· Linear vertical scaling, which fully utilizes modern commodity multi-core servers,providing 10:1 consolidation and capital and operating expense reduction;

· Unlimited horizontal scaling, which allows support of very large databases with high-performance and high availability and low cost of ownership using commodity hardware and standard SQL; and

· High performance synchronous and parallel asynchronous replication with automated fail-over, which provides 99.999% HA with full data integrity and no loss on performance.

Q4. What is your relationship with Oracle/MySQL?

John Busch: Schooner is an Oracle gold partner, and an OEM and go-to-market partner of Oracle. Schooner licensed the source for MySQL and InnoDB directly from Oracle and developed SchoonerSQL, which is completely compatible with Oracle’s MySQL. SchoonerSQL is an enterprise class database, and is targeted for customers requiring a mission critical database.. SchoonerSQL provides an order of magnitude improvement in performance, availability, scalability, and cost of ownership relative to Oracle’s MySQL 5.X.

Q5. What is special about SchoonerSQL’s transparent sharding?

John Busch: Beyond SchoonerSQL’s linear vertical scaling andclustering, which enables high-performance and high availability support ofmulti-terabyte databases, SchoonerSQL offers optional transparent relational sharding with DBShards to enable horizontal scaling across nodes for unlimited sized databases and unlimited scaling. SchoonerSQL’s DBShards relational transparent sharding is application-aware, based on analysis and optimization for the query and data access behavior of the specific customer workload.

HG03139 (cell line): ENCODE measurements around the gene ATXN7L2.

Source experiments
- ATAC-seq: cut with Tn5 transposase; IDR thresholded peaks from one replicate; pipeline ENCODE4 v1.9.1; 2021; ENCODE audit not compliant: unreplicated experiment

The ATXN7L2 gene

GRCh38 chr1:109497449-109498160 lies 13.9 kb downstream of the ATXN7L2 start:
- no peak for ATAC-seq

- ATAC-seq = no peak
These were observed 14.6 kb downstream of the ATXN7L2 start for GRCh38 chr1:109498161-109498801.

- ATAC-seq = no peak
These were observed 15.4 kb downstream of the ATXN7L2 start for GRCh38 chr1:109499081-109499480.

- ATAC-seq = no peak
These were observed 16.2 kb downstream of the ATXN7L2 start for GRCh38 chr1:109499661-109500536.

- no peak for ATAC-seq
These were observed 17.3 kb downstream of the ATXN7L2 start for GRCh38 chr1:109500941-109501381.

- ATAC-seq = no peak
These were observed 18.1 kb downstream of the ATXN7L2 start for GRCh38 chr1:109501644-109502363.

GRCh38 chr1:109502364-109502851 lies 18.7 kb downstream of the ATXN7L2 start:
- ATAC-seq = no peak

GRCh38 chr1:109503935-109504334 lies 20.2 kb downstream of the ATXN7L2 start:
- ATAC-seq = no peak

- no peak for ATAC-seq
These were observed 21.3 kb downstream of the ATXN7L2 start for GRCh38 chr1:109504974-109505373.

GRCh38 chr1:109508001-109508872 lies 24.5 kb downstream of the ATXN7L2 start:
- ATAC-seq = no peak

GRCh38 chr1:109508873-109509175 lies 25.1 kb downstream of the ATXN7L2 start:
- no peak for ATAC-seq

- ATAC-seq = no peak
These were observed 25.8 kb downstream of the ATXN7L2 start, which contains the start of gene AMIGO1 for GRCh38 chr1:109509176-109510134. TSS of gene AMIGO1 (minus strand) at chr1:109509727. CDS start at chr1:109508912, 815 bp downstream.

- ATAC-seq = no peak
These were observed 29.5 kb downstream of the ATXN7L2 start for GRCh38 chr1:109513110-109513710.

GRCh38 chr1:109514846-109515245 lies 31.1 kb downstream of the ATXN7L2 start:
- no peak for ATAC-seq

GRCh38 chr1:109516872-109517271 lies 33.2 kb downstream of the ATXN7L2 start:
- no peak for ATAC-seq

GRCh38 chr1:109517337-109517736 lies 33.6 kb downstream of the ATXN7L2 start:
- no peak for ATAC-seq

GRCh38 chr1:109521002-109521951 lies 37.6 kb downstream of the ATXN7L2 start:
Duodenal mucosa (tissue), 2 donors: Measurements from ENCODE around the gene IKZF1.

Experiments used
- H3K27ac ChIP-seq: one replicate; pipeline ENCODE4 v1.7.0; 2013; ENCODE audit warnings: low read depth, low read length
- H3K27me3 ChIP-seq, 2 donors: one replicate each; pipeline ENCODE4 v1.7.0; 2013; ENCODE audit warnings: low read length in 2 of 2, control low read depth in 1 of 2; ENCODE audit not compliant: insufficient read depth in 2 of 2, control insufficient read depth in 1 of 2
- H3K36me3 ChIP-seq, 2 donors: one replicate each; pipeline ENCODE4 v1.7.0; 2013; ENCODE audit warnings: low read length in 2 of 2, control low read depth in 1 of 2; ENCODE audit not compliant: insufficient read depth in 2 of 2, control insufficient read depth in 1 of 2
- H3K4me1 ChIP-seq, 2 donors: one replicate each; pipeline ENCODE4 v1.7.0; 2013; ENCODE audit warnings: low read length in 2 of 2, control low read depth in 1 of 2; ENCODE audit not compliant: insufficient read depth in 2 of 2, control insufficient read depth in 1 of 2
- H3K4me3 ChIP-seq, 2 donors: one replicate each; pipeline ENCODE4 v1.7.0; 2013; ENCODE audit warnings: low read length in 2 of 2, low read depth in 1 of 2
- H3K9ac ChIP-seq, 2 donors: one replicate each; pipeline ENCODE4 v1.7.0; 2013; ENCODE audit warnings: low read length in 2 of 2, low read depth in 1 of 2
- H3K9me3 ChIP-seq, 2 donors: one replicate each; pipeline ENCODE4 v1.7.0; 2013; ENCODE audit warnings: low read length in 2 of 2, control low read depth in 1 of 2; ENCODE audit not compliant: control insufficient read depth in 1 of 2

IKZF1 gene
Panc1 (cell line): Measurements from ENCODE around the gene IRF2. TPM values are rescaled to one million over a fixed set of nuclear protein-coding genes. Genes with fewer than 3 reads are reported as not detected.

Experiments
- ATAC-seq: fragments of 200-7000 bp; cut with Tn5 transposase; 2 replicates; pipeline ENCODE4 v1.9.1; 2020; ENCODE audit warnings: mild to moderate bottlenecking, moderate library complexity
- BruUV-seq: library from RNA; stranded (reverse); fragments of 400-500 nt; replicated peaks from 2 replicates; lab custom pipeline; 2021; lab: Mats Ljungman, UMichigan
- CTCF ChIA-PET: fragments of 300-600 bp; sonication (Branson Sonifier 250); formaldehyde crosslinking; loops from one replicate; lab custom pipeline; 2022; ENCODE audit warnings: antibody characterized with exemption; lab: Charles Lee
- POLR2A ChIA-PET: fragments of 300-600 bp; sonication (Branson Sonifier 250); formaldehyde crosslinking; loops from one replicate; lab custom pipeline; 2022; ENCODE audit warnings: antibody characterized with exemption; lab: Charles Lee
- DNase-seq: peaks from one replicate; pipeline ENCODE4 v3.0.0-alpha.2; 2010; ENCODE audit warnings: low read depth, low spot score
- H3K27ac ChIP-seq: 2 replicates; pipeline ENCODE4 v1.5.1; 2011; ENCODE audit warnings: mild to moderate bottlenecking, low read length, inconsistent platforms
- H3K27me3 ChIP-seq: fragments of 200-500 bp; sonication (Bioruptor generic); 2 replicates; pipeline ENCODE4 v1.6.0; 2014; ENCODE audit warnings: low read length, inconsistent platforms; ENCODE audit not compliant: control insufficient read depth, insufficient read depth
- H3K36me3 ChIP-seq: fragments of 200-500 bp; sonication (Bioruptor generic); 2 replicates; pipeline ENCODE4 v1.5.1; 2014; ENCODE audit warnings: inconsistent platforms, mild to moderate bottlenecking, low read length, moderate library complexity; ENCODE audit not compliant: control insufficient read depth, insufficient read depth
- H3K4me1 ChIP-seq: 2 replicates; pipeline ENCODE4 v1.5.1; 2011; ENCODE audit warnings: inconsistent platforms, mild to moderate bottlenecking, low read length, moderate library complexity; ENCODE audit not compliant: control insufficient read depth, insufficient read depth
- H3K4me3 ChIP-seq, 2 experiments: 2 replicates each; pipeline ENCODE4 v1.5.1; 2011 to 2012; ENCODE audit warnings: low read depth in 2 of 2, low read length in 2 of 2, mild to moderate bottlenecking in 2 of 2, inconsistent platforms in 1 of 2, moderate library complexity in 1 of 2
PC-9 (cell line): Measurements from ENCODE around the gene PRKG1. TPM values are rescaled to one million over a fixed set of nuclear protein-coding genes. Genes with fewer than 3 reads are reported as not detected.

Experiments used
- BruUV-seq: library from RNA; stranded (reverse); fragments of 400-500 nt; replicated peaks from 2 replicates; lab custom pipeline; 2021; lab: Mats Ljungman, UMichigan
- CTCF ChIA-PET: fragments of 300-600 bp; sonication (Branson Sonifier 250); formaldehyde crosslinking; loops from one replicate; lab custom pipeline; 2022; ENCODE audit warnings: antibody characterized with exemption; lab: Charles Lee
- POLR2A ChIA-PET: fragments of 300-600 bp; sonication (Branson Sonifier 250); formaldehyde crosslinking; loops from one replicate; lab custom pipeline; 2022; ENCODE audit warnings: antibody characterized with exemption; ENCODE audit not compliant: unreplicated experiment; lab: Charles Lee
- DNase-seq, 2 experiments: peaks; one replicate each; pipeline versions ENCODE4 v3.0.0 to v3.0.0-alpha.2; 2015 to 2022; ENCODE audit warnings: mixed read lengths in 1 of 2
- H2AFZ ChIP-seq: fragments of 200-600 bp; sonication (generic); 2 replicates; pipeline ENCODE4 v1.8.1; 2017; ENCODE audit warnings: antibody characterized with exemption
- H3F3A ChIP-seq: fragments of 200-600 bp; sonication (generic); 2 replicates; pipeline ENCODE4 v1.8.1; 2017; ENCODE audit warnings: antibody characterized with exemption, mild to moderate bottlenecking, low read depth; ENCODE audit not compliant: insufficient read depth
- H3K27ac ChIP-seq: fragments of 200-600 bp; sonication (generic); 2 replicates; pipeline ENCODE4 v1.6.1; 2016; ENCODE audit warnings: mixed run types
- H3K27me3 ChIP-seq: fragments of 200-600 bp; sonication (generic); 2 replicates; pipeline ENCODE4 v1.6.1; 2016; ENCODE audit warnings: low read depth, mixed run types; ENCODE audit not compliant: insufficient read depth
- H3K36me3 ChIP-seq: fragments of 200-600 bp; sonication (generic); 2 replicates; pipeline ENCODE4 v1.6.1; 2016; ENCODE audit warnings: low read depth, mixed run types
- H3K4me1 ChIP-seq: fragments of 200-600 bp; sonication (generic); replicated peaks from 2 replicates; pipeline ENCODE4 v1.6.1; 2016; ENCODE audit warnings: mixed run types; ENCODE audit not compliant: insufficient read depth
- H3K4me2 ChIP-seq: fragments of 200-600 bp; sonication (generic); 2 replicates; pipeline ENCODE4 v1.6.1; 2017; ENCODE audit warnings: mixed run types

Based on observed workload behavior, it optimally partitions the data across nodes and transparently replicates supporting data structures to eliminate cross nodecommunication to accomplish query execution.

Q6. How can you obtain scalability and high-performance with Big Data and at the same time offer SQL joins?

John Busch: SchoonerSQL’s DBShards relational transparent sharding optimally replicates supporting data structures used in dynamic queries. This is done on a workload specific-basis, based on dynamic query and data access patterns. As a result, there is no cross-node communication required to execute queries, and in particular for SQL-joins, the data is fully coalesced at the client with Schooner libraries transparently invoking the involved nodes.

Q7. What is your take on MariaDB?

John Busch: MariaDB is trying to offer an alternative to MySQL and to Oracle.
SchoonerSQL is focused on offering a superior MySQL for mission-critical applications and services, with 100% MySQL compatibility, vastly superior performance, availability, scalability and TCO, all in partnership with the Oracle corporation.

Q8. You also offer a Memcached-based product (Membrain). Why Membrain?

John Busch: Membrain is a very high-performance and very high availability scalable key-value store supporting the memcached protocol. Schooner’s experience in the market is that SchoonerSQL and Membrain are both required and very complementary.